Birthday luck

I had a birthday this past week and I am glad that I lived another 365 days, but I’m definitely past the age where birthdays are one of the most exciting days of my year. I remember the birthdays that were so important because each one got me one year closer to 16 — the best birthday ever, the day I got my driver’s license. Then, I remember each birthday that was so important because it got me one year closer to 21 — the best birthday ever, the day I could buy alcohol.

And many years later, I remember the details of those two birthdays very well. They were milestone birthdays.

The milestone birthdays that happen now are not so important because of what you get to do because you reached them, but important because you reached them. Doing anything after them is sorta gravy….

Regardless, I realized I am really lucky. Many people sent birthday wishes and I felt blessed that so many people took time from their day to acknowledge that my mother expelled me from her birth canal. (You know, the mother ought to really get the messages on a birthday…)

And I realized how lucky I am to be married to a man that understands me. Matt bought 43 scratch-off lottery tickets and hid them around the house. He knew that I would enjoy finding them and the quick rush of scratching them off. And some of his hiding places were clever, but he also took into account that I’m not a morning person so he didn’t make it difficult: in my shoes, in the Keurig, under the faucet, in the dog food…the man knows me.

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I won $9…okay, I’m not that lucky, but lucky enough.

Lottery Thoughts

There is a PowerBall drawing tonight worth $100 million.  I don’t normally pay any attention to the lottery because I know the odds of winning are stupid.  You know, like you’re 30,000 times more likely to get hit by lightning than you are to win the lottery, or whatever the statistic is.  (Of course, one of my aunts, my sister and my cousin were struck by lightning while they were in the car, driving down the road, and apparently that’s like supposed to be super-extra rare,and it happened to them.  So, the improbable does happen.). But I’ve been having a tougher time than normal at work recently, so I have been spending time fantasizing about being independently wealthy.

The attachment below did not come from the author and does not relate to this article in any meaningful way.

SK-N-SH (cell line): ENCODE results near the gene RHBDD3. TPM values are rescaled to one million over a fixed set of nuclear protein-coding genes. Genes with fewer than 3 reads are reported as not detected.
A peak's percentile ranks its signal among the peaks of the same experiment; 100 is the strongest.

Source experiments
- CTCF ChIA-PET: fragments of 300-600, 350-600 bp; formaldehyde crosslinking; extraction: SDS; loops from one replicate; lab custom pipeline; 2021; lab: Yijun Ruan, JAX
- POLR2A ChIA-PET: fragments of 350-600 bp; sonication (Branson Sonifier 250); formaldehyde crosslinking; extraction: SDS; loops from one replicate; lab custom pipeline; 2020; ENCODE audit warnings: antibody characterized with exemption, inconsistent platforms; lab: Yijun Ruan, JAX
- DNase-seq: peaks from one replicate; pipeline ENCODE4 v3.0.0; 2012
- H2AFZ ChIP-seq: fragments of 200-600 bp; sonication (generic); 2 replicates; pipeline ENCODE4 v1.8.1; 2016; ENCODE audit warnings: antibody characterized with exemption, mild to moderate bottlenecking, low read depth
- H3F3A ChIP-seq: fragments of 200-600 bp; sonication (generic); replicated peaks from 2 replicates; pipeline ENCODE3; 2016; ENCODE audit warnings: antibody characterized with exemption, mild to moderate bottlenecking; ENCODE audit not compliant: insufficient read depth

Any time I think about the lottery, it makes me think of mine and my sister’s babysitter’s husband, Roger.  Roger is one of the sweetest, kindest men that I ever met in my life, and as a distant cousin, my mom and my family have always known Roger and his family.

At our wedding (Susan Roark photography)

Roger used to talk about winning the lottery.  He had a plan.  And he always included giving part of his winnings to my mama, to help her pay off our mortgage.  When I was growing up, I thought the only reason that my mama had to work was this nebulous thing called a “mortgage”, and if this was gone, she could stay at home with me and Ashleigh, so I LOVED Roger’s plan.

How awesome was it that Roger was going to give us part of his winnings?  I don’t know many people who would give me any of their lottery jackpot…

I haven’t seen Roger in a couple of years.  The last time that I saw him, he didn’t remember or recognize me because of dementia.  I reminded him that I was Libby’s daughter.  To which he replied, “You’re Ashleigh’s sister, right?  You used to be the pretty one, but now she’s the pretty one.”

I agreed with him.  My sister is the pretty one. 

And she’s been hit by lightning.  Dang, she does have the luck.  Maybe I can get her to buy me a PowerBall ticket.